The Ladies of Grace Adieu and Other Stories, Susanna Clarke (Bloomsbury, 2006)

Grade: Β — Great book within the genre, probably worth reading regardless of which genre’s you like, but has a setting or style that may not appeal to individuals who are not fans of a given genre.  

In brief: This collection of original short stories is a wonderful read.  All of the tales are focused on a classic 18th and 19th Century model of fairies that have more in common with Yeats than they do with either Disney or Tolkien.  I found this book refreshing and new, while still managing to capture the authentic feel of fairy stories with all their dark and sinister subplots. 

 Setting: Some of the tales are tied into the world Clarke created for her breakout novel Jonathan Strange and Mr. Norrel, one (that involves the Iron Duke himself) takes place in to world of Stardust (created by Neil Gaiman and Charles Vess), while others are simply original works that have the feel and flow of traditional tales of the Sidhe and other such Fae folk

In Depth: I don’t normally review collections of short stories, but as that I love Jonathan Strange and Mr. Norrel so much, and as that this book was recommended by some of my fellow bloggers (smartgirlsscifi.wordpress.com and theliteraryomnivore.wordpress.com to name two), I thought I would include this book.  It was a highly enjoyable collection that held the authenticity of actual fairy stories and avoided both the cliché fae folk of modern fantasy and the happy go-lucky little people fairies who were tutus and live down by the garden shed.  Though, as with any collection, some stories were better than others, I enjoyed the book throughout and would recommend it to anyone.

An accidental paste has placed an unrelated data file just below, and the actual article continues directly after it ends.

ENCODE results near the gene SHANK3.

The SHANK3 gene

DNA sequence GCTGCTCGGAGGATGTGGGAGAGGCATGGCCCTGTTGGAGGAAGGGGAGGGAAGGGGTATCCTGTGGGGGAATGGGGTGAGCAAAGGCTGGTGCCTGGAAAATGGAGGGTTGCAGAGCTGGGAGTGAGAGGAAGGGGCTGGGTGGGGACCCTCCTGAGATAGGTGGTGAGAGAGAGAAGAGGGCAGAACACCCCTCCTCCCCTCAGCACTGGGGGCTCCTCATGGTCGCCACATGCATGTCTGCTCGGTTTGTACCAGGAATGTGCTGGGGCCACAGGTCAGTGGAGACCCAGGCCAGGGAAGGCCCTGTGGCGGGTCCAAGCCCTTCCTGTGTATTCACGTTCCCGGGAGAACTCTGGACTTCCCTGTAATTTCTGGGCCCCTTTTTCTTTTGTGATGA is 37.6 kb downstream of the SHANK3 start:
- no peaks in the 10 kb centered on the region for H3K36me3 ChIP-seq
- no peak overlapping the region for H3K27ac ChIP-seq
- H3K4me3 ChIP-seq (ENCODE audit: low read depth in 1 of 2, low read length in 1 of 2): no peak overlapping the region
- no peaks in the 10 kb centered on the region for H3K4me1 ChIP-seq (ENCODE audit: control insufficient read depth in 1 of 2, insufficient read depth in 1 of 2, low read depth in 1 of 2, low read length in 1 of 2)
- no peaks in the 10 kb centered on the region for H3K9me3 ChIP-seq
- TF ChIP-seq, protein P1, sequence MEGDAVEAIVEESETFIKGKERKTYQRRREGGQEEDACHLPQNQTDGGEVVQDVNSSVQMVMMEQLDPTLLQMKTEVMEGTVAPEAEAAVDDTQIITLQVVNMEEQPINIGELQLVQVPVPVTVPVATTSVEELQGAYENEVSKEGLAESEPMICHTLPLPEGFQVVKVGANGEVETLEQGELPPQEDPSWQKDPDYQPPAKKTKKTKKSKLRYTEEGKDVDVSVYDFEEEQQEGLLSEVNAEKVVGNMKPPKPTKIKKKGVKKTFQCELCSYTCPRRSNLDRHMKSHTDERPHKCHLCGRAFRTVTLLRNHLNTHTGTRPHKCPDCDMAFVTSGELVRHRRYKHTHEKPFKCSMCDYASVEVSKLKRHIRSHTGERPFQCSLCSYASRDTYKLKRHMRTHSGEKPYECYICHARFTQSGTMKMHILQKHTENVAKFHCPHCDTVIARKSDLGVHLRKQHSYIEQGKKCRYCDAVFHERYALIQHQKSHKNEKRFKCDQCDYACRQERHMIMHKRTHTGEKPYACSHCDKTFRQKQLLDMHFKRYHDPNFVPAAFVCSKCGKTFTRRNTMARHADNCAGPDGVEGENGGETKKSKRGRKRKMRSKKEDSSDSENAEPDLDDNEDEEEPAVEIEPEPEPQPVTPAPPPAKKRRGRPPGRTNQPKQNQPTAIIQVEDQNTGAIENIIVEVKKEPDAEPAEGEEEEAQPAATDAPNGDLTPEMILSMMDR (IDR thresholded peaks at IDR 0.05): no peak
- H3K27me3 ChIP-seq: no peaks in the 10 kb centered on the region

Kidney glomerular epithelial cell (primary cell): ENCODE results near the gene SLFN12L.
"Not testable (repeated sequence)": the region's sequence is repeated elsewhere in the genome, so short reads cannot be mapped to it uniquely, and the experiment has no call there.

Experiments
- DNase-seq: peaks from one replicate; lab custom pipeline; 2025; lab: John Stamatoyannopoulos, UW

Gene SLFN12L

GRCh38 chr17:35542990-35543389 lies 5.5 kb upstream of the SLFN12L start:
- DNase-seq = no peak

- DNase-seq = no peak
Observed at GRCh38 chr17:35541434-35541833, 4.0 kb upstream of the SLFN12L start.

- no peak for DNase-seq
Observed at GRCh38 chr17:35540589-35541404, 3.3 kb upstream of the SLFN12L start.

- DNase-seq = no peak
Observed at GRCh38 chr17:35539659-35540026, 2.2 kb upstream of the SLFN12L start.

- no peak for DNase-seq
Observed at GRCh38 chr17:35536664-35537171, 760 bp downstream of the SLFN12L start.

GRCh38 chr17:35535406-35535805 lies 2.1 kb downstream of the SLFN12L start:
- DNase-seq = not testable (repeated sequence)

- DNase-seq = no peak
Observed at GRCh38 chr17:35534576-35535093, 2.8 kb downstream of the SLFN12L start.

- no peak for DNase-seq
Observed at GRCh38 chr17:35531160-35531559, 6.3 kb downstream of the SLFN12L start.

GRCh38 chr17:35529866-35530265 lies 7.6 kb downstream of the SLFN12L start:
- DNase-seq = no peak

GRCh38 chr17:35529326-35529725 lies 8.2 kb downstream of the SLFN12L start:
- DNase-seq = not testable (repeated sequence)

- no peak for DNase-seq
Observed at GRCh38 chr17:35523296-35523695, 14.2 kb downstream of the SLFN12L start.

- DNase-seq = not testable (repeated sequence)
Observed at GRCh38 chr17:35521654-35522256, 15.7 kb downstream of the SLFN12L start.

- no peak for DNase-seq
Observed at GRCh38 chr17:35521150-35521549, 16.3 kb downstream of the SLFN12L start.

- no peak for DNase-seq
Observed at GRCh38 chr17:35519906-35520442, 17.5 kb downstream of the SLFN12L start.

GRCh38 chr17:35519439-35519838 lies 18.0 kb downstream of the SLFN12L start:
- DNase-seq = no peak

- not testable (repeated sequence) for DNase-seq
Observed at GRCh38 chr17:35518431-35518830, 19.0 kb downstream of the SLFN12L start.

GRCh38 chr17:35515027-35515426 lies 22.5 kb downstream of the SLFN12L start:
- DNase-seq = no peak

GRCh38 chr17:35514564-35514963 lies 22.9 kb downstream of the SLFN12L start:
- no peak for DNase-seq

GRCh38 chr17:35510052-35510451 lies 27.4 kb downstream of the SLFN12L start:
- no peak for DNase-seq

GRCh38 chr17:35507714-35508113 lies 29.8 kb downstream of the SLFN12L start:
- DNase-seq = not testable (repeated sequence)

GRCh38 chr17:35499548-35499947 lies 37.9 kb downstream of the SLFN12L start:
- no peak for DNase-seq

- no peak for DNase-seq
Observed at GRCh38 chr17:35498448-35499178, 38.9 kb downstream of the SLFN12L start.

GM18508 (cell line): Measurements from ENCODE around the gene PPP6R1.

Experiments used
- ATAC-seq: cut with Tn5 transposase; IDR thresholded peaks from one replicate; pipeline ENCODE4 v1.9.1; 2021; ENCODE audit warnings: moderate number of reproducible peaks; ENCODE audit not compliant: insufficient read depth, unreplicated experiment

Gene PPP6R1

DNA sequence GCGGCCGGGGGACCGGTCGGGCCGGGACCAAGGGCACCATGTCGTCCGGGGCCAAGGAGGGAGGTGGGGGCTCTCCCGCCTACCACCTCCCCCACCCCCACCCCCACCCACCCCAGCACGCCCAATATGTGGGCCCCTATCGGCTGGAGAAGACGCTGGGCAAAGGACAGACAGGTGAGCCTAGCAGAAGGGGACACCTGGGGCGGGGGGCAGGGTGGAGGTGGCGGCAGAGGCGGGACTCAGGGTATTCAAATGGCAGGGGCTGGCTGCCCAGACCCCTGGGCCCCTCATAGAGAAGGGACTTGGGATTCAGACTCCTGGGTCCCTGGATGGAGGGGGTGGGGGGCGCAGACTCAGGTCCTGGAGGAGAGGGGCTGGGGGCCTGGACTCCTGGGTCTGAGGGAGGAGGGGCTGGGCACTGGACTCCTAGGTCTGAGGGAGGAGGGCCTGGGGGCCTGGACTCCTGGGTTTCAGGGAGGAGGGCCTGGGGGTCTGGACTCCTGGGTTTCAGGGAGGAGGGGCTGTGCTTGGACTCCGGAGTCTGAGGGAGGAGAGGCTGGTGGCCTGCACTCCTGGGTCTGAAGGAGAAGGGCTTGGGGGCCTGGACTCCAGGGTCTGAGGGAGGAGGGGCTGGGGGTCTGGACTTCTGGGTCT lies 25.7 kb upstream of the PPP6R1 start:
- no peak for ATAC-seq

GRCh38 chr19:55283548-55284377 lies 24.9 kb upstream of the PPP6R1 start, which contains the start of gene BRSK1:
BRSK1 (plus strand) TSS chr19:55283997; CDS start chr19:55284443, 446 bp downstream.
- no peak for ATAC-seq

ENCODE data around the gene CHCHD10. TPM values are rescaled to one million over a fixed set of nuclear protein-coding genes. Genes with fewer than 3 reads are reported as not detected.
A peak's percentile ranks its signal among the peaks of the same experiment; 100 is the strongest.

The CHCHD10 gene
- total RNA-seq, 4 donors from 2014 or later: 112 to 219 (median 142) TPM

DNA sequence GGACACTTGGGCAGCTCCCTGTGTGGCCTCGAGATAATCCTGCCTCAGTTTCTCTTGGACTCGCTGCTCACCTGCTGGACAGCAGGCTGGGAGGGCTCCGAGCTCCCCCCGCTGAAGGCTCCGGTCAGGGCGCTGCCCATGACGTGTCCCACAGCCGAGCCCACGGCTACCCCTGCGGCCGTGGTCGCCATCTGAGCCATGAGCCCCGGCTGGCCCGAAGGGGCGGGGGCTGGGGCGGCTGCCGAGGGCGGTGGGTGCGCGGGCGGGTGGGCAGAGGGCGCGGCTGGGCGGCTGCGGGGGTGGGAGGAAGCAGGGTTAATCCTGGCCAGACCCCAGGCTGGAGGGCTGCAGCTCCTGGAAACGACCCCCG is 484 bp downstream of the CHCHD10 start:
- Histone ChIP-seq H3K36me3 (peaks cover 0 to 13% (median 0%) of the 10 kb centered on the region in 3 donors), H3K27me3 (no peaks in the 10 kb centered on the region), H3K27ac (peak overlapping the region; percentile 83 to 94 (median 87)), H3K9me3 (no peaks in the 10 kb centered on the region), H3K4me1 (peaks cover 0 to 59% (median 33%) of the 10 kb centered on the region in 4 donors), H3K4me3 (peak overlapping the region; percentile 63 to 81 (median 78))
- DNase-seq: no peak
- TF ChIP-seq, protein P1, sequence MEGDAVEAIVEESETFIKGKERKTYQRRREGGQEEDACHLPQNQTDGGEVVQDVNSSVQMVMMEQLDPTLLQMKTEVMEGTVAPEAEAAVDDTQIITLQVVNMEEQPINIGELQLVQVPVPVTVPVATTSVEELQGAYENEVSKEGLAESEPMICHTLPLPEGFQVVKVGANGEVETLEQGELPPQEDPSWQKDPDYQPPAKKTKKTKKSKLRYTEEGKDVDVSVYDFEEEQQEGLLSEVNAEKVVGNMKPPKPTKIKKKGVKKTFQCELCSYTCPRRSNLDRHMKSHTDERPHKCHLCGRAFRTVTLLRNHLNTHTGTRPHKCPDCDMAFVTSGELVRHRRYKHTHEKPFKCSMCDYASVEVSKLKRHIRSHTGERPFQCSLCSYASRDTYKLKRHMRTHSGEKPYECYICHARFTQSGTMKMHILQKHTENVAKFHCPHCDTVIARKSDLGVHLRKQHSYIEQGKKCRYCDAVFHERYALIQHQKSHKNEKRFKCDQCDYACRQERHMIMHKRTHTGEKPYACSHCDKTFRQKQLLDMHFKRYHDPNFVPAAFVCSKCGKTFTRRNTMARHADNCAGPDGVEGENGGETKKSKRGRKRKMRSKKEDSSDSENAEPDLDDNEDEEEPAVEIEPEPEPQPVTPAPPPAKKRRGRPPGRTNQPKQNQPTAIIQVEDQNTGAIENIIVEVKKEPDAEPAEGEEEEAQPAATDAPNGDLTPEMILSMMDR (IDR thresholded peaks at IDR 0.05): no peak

The stories are presented within a bookend of tales that come from Clarke’s own world of Jonathan Strange and Mr. Norrel, but while each of these two stories was enjoyable, neither was the best within the collection.  Indeed, for myself, I enjoyed the original stories, Mrs. Mabb, Mr. Simonelli or the Fairy Widower¸ and Tom Brightwind or How the Fairy Bridge was Built at Thoresby to be the most enjoyable in the collection.  Having said that, there was nothing wrong with any of the other stories, I just enjoyed those three the most.

So, if you enjoy short stories, Susanna Clarke‘s other works, or love traditional tales of fae folk, I would highly recommend this book.  Indeed, I would probably suggest it as a jolly good read to anyone, unless they have some unnatural dislike of any of the aforementioned forms.

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About Thomas Evans

I'm a writer of mysteries, espionage, and speculative fiction. In my previous incarnation I was an archaeologist specializing in gender and identity in Iron and Bronze Age Europe. Mostly, however, I was known for my works with the use of geomatics, multiscalular spatial analysis and landscape theory within archaeology.
This entry was posted in 19th Century Fantasy/Fae Tale, Fantasy, Series, Strong Characters, Unique or Imaginative World and tagged , , , , , , , . Bookmark the permalink.

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